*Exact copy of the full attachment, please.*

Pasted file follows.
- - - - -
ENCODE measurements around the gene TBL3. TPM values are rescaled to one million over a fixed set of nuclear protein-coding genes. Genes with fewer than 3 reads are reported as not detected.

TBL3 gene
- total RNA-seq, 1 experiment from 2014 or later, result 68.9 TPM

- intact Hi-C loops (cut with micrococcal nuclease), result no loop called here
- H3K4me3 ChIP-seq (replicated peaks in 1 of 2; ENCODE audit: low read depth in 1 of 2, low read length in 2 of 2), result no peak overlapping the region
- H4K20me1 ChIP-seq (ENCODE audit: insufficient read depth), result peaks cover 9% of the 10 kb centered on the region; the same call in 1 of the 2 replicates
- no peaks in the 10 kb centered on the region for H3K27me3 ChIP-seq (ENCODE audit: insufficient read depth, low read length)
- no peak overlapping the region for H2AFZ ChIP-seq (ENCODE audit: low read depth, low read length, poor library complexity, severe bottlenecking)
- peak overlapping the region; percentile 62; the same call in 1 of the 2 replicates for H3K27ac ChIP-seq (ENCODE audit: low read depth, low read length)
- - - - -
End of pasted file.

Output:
ENCODE measurements around the gene TBL3. TPM values are rescaled to one million over a fixed set of nuclear protein-coding genes. Genes with fewer than 3 reads are reported as not detected.

TBL3 gene
- total RNA-seq, 1 experiment from 2014 or later, result 68.9 TPM

- intact Hi-C loops (cut with micrococcal nuclease), result no loop called here
- H3K4me3 ChIP-seq (replicated peaks in 1 of 2; ENCODE audit: low read depth in 1 of 2, low read length in 2 of 2), result no peak overlapping the region
- H4K20me1 ChIP-seq (ENCODE audit: insufficient read depth), result peaks cover 9% of the 10 kb centered on the region; the same call in 1 of the 2 replicates
- no peaks in the 10 kb centered on the region for H3K27me3 ChIP-seq (ENCODE audit: insufficient read depth, low read length)
- no peak overlapping the region for H2AFZ ChIP-seq (ENCODE audit: low read depth, low read length, poor library complexity, severe bottlenecking)
- peak overlapping the region; percentile 62; the same call in 1 of the 2 replicates for H3K27ac ChIP-seq (ENCODE audit: low read depth, low read length)